More than a hundred prisoners apprehended in UK-funded drug arrests are now facing execution in Pakistan, after a judge scheduled a hanging that would end the country’s 2-year death penalty moratorium.
A one-month stay of execution granted to Pakistani prisoner Shoaib Sarwar expires next Monday (27th October), leaving Mr Sarwar at imminent risk of death. The hanging, if it takes place, would be Pakistan’s first execution since 2012, and would throw into question the lives of at least 112 drug offenders currently on Pakistan’s death row – including a number of British nationals, who were sentenced to death in trials falling short of international standards.
While the UK government’s Strategy for the Abolition of the Death Penalty lists Pakistan as a ‘priority country’, the UK has given more than £12 million to support anti-drug operations in Pakistan, where drug possession can carry a death sentence. UK funding has covered training for officers in Pakistan’s Anti-Narcotics Force as well as intelligence and equipment, while ministers have failed to take steps to prevent the aid leading to death sentences. Last week, Denmark announced it would reconsider similar aid in light of the moratorium’s possible collapse.
Pakistan’s specialist drug courts maintain a conviction rate of more than 92 per cent, and can hand down a death sentence to anyone convicted of possession of more than 1kg of drugs. The Pakistani Anti-Narcotics Force lists death sentences on its website as “Prosecution Achievements.”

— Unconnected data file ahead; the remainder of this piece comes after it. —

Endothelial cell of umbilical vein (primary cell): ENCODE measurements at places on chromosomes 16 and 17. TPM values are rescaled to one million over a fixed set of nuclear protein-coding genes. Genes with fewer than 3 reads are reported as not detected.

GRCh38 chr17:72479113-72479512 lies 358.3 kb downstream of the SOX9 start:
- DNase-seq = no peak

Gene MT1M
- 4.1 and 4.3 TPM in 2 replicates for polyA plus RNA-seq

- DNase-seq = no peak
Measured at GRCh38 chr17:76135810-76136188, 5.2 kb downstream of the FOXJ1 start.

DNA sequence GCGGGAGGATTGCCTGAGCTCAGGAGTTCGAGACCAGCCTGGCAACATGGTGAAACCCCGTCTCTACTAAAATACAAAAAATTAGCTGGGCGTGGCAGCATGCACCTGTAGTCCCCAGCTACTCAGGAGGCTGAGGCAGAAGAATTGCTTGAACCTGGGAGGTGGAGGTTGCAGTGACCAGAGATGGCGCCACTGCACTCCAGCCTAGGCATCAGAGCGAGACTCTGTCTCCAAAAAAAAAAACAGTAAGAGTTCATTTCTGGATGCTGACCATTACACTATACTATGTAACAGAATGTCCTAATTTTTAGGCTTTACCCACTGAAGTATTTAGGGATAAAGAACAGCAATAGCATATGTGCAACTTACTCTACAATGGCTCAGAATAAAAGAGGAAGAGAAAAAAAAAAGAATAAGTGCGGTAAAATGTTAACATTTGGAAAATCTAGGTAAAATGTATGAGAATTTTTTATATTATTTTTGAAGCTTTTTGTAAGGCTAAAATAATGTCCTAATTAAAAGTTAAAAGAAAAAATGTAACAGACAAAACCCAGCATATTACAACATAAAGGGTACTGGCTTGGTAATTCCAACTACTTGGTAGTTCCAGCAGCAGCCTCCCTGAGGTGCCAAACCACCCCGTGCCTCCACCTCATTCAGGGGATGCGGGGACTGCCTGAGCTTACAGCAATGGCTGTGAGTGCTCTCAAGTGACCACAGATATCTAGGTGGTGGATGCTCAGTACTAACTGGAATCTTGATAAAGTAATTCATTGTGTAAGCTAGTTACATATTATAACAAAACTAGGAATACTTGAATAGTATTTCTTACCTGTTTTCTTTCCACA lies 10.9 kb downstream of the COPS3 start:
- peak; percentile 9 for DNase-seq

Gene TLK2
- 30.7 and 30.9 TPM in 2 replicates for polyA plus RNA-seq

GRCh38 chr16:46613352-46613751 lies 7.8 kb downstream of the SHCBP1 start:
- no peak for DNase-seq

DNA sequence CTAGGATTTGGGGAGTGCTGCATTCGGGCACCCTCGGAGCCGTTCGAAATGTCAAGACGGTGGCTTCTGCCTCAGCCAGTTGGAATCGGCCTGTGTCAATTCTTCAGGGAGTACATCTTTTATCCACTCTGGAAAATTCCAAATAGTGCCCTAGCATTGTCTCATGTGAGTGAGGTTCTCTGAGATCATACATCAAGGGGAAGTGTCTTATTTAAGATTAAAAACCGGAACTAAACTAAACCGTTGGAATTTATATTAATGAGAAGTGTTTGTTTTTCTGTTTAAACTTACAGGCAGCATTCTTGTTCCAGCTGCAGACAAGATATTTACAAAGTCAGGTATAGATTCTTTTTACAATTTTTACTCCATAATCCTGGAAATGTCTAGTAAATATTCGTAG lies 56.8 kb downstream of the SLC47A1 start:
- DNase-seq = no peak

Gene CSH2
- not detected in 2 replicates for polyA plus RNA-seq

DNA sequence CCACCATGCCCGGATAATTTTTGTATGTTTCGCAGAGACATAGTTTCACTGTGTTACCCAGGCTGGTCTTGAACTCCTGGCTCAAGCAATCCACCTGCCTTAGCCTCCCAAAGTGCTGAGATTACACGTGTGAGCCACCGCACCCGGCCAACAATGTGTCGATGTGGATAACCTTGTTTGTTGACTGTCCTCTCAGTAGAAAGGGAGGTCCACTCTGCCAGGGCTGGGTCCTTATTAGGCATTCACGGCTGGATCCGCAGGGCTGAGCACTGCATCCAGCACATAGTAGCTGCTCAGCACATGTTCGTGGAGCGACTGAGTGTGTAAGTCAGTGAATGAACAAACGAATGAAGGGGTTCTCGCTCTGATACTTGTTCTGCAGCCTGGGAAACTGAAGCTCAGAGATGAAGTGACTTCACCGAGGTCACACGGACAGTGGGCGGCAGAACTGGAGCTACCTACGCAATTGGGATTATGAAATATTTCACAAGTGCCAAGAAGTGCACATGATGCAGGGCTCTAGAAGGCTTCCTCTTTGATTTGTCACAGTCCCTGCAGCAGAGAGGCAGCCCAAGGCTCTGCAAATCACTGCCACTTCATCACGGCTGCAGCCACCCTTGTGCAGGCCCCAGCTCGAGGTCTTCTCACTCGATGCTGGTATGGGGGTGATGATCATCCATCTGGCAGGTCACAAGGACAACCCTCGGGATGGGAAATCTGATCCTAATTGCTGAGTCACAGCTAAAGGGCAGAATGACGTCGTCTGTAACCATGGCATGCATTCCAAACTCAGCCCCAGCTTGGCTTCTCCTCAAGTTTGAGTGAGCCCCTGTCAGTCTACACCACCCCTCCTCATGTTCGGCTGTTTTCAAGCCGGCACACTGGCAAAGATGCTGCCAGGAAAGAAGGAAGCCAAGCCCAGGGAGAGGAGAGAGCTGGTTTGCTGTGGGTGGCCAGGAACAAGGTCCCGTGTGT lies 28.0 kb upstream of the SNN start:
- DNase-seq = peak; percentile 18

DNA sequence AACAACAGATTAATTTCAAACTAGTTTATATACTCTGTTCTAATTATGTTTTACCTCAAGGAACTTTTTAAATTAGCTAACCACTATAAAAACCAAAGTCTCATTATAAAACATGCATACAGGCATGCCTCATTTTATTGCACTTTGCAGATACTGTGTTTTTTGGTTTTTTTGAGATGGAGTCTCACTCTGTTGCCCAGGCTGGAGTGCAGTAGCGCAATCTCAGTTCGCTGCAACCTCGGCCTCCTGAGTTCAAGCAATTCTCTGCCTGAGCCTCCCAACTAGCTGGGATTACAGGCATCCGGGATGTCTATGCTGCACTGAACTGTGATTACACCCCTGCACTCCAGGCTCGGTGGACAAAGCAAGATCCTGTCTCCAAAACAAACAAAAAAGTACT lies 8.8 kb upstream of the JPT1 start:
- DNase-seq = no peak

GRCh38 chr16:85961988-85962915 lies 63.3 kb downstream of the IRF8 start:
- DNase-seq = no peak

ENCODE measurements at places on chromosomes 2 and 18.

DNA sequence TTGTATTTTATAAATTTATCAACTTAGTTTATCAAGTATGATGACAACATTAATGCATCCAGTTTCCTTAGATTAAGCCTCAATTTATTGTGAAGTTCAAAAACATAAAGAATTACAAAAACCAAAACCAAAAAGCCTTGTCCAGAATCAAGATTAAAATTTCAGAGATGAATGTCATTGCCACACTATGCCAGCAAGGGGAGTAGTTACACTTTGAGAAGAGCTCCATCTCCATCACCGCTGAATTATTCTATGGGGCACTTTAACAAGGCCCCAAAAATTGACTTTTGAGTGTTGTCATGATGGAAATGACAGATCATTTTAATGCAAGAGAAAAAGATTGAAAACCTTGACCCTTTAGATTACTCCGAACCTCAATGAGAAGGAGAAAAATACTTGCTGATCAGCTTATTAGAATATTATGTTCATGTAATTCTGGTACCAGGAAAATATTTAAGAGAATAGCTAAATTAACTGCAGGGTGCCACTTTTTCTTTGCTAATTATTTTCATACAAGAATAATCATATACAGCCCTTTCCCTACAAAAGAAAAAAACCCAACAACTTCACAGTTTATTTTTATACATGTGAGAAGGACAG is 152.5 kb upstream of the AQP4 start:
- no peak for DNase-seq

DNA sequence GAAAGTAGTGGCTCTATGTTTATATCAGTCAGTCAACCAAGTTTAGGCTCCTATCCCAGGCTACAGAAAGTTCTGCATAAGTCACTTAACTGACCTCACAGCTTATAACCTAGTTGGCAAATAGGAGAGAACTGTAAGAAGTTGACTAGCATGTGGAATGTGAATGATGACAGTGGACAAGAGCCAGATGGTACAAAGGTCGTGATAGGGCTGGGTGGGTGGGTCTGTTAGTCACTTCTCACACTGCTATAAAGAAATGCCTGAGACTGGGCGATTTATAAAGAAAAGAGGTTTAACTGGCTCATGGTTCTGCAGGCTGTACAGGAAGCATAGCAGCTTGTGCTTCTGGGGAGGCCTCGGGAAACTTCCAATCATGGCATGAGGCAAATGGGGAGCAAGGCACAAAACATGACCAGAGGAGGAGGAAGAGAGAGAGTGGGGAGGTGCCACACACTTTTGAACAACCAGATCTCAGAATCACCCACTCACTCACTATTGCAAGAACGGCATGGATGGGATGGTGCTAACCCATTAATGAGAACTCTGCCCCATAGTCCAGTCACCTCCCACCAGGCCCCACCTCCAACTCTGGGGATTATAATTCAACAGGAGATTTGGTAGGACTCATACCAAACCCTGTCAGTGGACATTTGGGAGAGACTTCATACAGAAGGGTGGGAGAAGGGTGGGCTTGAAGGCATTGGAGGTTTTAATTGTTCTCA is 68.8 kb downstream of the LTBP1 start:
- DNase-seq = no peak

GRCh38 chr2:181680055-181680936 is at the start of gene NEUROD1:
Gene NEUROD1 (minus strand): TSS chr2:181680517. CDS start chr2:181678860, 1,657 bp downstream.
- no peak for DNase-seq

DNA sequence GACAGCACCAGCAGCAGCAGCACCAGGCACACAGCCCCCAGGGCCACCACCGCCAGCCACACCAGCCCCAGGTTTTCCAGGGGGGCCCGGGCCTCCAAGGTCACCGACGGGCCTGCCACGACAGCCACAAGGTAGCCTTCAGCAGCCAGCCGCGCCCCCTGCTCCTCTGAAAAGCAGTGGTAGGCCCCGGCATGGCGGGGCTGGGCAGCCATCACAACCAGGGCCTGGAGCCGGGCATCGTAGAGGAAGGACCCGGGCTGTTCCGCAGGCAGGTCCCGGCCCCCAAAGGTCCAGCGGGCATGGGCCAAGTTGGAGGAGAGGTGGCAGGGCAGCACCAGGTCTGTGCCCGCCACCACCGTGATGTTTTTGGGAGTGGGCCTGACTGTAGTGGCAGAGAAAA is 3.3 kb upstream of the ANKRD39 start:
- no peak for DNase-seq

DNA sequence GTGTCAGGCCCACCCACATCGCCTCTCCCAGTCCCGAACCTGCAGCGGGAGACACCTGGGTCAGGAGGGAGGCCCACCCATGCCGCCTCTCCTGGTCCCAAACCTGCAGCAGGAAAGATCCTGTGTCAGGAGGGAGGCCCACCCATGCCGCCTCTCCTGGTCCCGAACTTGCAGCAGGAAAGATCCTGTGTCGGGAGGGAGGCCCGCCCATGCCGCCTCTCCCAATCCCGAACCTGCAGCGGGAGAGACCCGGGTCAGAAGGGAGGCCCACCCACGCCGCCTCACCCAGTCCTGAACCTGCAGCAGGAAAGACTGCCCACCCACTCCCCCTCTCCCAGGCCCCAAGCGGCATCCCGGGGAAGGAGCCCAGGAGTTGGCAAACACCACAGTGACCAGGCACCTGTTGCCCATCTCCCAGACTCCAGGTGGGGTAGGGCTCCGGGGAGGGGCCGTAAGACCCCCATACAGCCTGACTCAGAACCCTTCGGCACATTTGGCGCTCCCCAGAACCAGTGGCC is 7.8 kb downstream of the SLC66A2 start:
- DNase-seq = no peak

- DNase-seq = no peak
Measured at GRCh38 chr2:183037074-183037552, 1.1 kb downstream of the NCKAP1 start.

In correspondence with legal charity Reprieve, Deputy Prime Minister Nick Clegg has confirmed that the UK has ended counter-narcotics funding to Iran due to “the exact same concerns” as Denmark; the latter country redirected funding in 2013 after concluding donations were “leading to executions”. On Pakistan, however, Mr Clegg said the UK would continue its funding, despite being “acutely aware that this assistance must not compromise our clear opposition to the use of capital punishment in all circumstances, including for drug offences”.
Asked what Britain’s aid stance would be if Pakistan’s moratorium collapses, Mr Clegg promised that the Government would “urge the Pakistan authorities to abolish the death penalty”, but failed to address the issue of the 100+ death row prisoners whose arrests were funded by the UK.
Reprieve has asked the British Government to make its aid conditional on an end to the death penalty for drug offences – consistent with its position on similar aid to Iran – and to accept responsibility for the link between its support for drug operations and the application of the death penalty, including for British nationals.
Reprieve’s Death Penalty Team Director Maya Foa said: “Despite calling Pakistan a “priority country” in its strategy to abolish the death penalty worldwide, Britain has sent millions of pounds to help Pakistani forces arrest and sentence people to death for alleged drug offences. The people whose death sentences British aid has supported are hardly the barons or kingpins of the international drug trade – they are innocent scapegoats or vulnerable mules, often targeted by notoriously corrupt police forces eager to meet ‘quotas’. British aid for executions breaches the Government’s own human rights rules and makes a mockery of its commitment to fight capital punishment abroad.”
Source: Reprieve, October 24, 2014